Plant pompon trees to celebrate Arbor Week

South Africa’s Department of Forestry, Fisheries and the Environment (DFFE) highlights three trees for attention in Arbor Week (1-7 September) each year.

Three 2022 Trees of the Year are:

Common Tree
Pompon tree – Dais cotinifolia

Tree for Promotion
African wattle – Peltophorum africanum

Tree for Appreciation
Quiver tree – Aloidendron dichotomum
Giant quiver tree – Aloidendron pillansii

The list of Trees of the Year (2021-2035) has been released by the DFFE and layed out in a superb pdf by the Dendrological Society of South Africa.

Download versions of this list here:

Forestry Department (DFFE) – List of Trees of the Year 2021 – 2035
Dendrological Society of SA – List of Trees of the Year 2021 -2025

Indigenous pompon tree (Dais cotinifolia)
From a landscaping perspective, the pompon tree is one of the best known and well-loved indigenous trees. It is tough enough to be used as a street tree and small enough to fit into most gardens. When in flower in mid-summer, the tree transforms into a cloud of soft pink balls.

Dais cotinifolia is a small tree growing to 6 metres, with a lovely rounded, leafy crown. The trees flower in summer, any time from November to January. Pompon trees are indigenous to margins of forests, wooded hill slopes and in stony kloofs along the east coast of South Africa.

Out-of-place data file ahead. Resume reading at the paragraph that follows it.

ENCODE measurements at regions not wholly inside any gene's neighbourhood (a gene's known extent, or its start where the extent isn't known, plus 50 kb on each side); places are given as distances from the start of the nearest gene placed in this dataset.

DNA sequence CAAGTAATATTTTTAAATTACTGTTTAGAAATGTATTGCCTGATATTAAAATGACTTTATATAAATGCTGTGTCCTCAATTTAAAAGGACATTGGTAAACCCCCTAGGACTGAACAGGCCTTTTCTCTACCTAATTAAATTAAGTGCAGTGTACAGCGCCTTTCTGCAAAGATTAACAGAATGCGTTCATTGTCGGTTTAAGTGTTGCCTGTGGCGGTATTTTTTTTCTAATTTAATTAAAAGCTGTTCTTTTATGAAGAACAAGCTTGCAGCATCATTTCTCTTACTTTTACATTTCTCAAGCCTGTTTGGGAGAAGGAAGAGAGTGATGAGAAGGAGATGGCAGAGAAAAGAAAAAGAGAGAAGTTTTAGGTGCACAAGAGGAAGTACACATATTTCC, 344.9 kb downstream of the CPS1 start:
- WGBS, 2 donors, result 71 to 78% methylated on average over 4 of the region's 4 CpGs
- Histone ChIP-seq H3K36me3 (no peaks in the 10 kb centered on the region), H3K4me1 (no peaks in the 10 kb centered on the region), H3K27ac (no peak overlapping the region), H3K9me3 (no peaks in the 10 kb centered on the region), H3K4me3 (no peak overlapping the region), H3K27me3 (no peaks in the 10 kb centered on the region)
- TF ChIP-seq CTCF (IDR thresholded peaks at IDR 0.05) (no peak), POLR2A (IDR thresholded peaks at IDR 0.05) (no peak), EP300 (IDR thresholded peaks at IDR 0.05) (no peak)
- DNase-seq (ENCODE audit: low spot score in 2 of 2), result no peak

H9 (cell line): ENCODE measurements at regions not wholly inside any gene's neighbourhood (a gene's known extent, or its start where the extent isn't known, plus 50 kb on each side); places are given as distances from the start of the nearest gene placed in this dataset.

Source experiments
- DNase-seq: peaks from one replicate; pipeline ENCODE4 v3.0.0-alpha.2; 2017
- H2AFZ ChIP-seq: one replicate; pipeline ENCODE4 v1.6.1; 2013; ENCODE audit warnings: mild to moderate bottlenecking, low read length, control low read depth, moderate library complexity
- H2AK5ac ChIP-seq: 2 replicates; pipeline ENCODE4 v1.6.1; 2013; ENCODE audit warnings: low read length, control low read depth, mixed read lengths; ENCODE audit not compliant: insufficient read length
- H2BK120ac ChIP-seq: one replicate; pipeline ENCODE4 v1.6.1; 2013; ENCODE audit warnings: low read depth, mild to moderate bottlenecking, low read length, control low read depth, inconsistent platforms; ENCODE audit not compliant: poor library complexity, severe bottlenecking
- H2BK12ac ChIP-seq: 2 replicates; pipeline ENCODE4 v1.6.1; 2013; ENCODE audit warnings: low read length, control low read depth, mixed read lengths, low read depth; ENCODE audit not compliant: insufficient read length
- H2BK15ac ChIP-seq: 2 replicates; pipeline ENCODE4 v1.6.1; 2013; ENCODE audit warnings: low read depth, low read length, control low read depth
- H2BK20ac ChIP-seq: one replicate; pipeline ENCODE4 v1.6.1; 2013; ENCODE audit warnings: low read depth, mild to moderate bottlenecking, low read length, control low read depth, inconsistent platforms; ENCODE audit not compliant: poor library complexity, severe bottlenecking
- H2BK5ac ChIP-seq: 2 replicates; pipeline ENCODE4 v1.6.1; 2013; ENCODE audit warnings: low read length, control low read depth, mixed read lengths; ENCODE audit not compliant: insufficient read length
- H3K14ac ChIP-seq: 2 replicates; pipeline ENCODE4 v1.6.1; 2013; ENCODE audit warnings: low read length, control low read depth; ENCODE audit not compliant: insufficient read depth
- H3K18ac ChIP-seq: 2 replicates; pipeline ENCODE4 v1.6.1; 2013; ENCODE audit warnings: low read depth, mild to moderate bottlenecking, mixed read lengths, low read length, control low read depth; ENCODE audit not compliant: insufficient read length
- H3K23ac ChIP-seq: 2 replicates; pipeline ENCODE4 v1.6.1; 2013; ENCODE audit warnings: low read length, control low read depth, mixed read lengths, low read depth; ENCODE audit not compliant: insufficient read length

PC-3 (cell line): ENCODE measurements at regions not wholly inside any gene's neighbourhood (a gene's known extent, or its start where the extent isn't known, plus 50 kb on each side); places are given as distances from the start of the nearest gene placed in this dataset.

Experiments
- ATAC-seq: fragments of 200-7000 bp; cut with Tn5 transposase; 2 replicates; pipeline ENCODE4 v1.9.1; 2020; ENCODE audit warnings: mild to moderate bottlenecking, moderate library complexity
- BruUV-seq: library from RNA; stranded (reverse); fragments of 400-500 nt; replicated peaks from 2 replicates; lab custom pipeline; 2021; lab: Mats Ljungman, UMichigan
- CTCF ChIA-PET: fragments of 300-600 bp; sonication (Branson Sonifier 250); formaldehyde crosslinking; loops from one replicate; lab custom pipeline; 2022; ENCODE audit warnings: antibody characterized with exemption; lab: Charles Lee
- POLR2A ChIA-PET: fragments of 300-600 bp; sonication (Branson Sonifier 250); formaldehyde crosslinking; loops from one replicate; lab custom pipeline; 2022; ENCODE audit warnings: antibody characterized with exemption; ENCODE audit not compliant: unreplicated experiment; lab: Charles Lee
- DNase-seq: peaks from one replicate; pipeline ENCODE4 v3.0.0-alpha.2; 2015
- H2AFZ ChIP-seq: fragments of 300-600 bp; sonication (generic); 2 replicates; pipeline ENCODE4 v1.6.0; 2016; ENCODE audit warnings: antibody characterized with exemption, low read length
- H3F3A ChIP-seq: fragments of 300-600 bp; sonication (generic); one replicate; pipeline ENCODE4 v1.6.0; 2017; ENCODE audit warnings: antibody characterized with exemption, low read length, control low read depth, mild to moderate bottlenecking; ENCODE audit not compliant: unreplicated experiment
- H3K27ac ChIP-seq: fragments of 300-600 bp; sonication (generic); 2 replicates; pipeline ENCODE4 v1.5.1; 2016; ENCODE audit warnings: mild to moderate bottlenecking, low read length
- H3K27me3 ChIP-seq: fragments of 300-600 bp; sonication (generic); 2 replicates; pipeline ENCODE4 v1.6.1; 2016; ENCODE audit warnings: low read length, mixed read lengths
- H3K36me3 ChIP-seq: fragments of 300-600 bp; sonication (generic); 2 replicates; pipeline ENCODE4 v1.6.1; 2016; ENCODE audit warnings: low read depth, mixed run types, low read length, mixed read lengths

In very cold areas, pompon trees are deciduous, but in warmer coastal climates, they only lose their leaves for a short time at the end of winter.

Common names: pompon tree, pincushion tree (Eng.), kannabas, speldekussing, basboom (Afr.), intozani (Xhosa); intozwane-emnyama (Zulu). Source:

#Arbor #pompontree #waterwise #landscaping #sali #Daiscotonifolia #Indigenous #kannabas

African wattle (Peltophorum africanum)
A semi-deciduous tree with acacia-like foliage and showy yellow flowers, it’s also an excellent tree for bee-keepers.

This is a big tree and is unsuitable for landscaping on small urban properties. It grows to 15 m with aspreading, untidy canopy. The trees have no thorns.

The African wattle has showy sprays (150 mm long) of bright yellow flowers with crinkled petals on the ends of branches; the stalk covered with reddish brown hairs. These are followed by clusters of thin, flat dark brown/black pods of about 100 mm, tapering to both ends.

This tree is not threatened and is found across tropical and southern Africa. In South Africa, it is widespread in the northern provinces and northern KwaZulu-Natal.

This tree has many uses. Young leaves and pods are eaten by livestock. Flowers provide a high yield of nectar and pollen for bee-keeping. The timber can be used for furniture. The wood is also good for fuel.

It makes a good shade tree for both livestock and humans. There are also various medicinal uses recorded. Roots are used to heal wounds, toothache and throat sores; root, leaves and bark used to clear intestinal parasites and relieve stomach problems; bark relieves colic; stem and root used for diarrhoea and dysentery. It is also used to treat eyes.